BOOKS

Notes from native sons

AWAY FROM HOME Edited by Kildare Dobbs

STEVEN WILLIAMS March 31 1986
BOOKS

Notes from native sons

AWAY FROM HOME Edited by Kildare Dobbs

STEVEN WILLIAMS March 31 1986

Notes from native sons

AWAY FROM HOME Edited by Kildare Dobbs

(Deneau Publishers, 35J+ pages, $2A 95)

Kildare Dobbs, himself a widely travelled journalist and man of letters, has compiled one of the first samplers of Canadian travel writing, Away From Home. But few of its entries succeed in the basic function of good travel writing: evoking a strong sense of place. While he has cast his anthologist’s net widely—the 27 selections range from travelogues to fiction and excerpts from diaries—the book is of only moderate interest. Missing are the observations of such gifted Canadian writers as Margaret Laurence, who spent two years in Somaliland, or Pierre Trudeau on the Central Asian hiking trip which he made as a young man and detailed in Two Innocents in Red China, or, indeed, anything by a French-Canadian. Instead, Dobbs has offered a smorgasbord whose flavors rarely rise above the bland.

One of the few successful elements in Away From Home is Dobbs’s juxtaposition of excerpts from Morley Callaghan’s That Summer in Paris with John Glassco’s Memoirs of Montparnasse. Comparing the two, the reader discovers more about the personalities of the two authors—the brawling Callaghan and the sensual Glassco—than about Paris itself. The book also introduces some intriguing Canadians, including one who actually chose to leave Canada’s frozen wastes to travel through Russia’s: Sir George Simpson, a governor of the Hudson’s Bay Company, did so in 1841, possibly because his company had trading interests in the then-Russian territory of Alaska. The only relief in Simpson’s rather turgid prose is his sharp eye for pretty women.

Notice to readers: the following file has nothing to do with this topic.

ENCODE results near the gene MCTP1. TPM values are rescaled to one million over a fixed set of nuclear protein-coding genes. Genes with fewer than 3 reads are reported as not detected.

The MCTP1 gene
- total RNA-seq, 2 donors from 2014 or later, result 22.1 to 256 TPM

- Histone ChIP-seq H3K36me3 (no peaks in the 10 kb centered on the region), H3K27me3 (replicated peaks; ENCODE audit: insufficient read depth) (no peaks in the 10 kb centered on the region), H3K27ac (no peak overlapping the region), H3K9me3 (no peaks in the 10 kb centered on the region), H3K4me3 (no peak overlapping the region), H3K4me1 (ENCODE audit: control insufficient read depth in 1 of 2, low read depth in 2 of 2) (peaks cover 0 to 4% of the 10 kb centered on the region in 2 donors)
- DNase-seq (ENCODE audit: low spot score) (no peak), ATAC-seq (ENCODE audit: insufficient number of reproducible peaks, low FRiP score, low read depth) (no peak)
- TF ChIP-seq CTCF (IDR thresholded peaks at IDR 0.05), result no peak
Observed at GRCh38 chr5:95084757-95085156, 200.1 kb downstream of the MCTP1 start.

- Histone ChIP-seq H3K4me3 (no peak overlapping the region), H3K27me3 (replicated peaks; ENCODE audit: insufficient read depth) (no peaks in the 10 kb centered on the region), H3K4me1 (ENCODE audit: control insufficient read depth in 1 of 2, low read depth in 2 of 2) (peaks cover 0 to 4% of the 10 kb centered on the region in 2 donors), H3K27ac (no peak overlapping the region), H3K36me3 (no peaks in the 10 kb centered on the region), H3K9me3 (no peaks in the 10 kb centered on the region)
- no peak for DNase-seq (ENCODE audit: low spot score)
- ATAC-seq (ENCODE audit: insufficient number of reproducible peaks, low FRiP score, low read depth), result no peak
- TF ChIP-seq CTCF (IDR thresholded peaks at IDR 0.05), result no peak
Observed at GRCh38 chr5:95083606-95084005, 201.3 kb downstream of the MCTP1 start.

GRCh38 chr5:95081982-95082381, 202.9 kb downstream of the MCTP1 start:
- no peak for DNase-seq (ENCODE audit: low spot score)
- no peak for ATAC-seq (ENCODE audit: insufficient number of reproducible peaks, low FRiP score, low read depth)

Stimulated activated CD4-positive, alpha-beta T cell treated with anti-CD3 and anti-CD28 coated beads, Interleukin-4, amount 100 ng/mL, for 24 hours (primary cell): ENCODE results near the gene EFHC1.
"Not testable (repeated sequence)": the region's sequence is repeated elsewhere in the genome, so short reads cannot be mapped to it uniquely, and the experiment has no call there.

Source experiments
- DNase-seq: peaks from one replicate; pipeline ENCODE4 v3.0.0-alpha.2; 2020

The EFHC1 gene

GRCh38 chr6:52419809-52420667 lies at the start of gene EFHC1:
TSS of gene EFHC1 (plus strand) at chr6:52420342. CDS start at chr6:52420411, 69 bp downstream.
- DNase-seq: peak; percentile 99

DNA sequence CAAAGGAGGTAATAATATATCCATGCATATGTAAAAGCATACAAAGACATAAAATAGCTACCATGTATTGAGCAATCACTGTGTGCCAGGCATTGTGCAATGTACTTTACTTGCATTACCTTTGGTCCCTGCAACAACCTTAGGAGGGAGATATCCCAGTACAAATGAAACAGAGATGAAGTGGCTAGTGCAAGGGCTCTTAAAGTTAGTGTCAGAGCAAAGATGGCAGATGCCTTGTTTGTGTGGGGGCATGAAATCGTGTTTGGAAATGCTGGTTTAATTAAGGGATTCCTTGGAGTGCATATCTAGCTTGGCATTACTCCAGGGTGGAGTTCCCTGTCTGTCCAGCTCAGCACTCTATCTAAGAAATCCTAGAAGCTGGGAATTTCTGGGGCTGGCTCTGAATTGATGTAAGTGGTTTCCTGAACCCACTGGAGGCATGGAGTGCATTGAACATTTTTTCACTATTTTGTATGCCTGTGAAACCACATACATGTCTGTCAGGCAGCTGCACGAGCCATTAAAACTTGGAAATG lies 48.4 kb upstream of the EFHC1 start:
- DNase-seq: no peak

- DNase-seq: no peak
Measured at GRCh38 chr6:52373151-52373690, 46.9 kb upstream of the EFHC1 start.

Among the best pieces Dobbs has found are a lyrical memoir from Toronto-born poet Gwendolyn MacEwan of life on the Greek islands, Winnipeg-born travel writer Gary Marchant on the carnival atmosphere of Rio de Janeiro and Vancouver poet Jim Christy on Greenland, where he saw one young woman perform a striptease in a bar and then anoint herself with the local beer. Still, the book offers too few enticing pieces. If, for travellers, the road goes on forever, it should be remembered that readers have less patience.

STEVEN WILLIAMS